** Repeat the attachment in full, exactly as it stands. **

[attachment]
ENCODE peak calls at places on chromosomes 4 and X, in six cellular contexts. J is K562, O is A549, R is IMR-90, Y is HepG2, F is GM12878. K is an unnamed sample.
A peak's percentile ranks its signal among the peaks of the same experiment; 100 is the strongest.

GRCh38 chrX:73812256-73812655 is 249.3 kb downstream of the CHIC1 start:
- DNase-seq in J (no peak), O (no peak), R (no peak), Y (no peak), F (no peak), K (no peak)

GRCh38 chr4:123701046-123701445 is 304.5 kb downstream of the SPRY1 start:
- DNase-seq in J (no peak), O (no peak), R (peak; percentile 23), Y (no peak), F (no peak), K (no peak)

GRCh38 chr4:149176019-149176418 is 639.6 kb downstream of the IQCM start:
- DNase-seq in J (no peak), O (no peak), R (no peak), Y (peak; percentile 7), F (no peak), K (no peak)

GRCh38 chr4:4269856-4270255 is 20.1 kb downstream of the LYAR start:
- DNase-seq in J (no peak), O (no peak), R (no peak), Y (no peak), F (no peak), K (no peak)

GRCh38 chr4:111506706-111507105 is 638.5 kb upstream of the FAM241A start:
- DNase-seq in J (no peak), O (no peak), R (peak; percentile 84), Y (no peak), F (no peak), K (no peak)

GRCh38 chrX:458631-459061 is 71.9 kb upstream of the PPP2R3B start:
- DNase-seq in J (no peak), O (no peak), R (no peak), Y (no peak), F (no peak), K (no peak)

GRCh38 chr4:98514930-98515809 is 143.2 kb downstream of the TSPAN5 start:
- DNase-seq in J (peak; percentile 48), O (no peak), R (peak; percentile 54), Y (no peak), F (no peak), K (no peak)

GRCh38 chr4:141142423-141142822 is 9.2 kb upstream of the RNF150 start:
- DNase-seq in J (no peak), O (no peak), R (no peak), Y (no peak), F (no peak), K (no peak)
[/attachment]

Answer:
ENCODE peak calls at places on chromosomes 4 and X, in six cellular contexts. J is K562, O is A549, R is IMR-90, Y is HepG2, F is GM12878. K is an unnamed sample.
A peak's percentile ranks its signal among the peaks of the same experiment; 100 is the strongest.

GRCh38 chrX:73812256-73812655 is 249.3 kb downstream of the CHIC1 start:
- DNase-seq in J (no peak), O (no peak), R (no peak), Y (no peak), F (no peak), K (no peak)

GRCh38 chr4:123701046-123701445 is 304.5 kb downstream of the SPRY1 start:
- DNase-seq in J (no peak), O (no peak), R (peak; percentile 23), Y (no peak), F (no peak), K (no peak)

GRCh38 chr4:149176019-149176418 is 639.6 kb downstream of the IQCM start:
- DNase-seq in J (no peak), O (no peak), R (no peak), Y (peak; percentile 7), F (no peak), K (no peak)

GRCh38 chr4:4269856-4270255 is 20.1 kb downstream of the LYAR start:
- DNase-seq in J (no peak), O (no peak), R (no peak), Y (no peak), F (no peak), K (no peak)

GRCh38 chr4:111506706-111507105 is 638.5 kb upstream of the FAM241A start:
- DNase-seq in J (no peak), O (no peak), R (peak; percentile 84), Y (no peak), F (no peak), K (no peak)

GRCh38 chrX:458631-459061 is 71.9 kb upstream of the PPP2R3B start:
- DNase-seq in J (no peak), O (no peak), R (no peak), Y (no peak), F (no peak), K (no peak)

GRCh38 chr4:98514930-98515809 is 143.2 kb downstream of the TSPAN5 start:
- DNase-seq in J (peak; percentile 48), O (no peak), R (peak; percentile 54), Y (no peak), F (no peak), K (no peak)

GRCh38 chr4:141142423-141142822 is 9.2 kb upstream of the RNF150 start:
- DNase-seq in J (no peak), O (no peak), R (no peak), Y (no peak), F (no peak), K (no peak)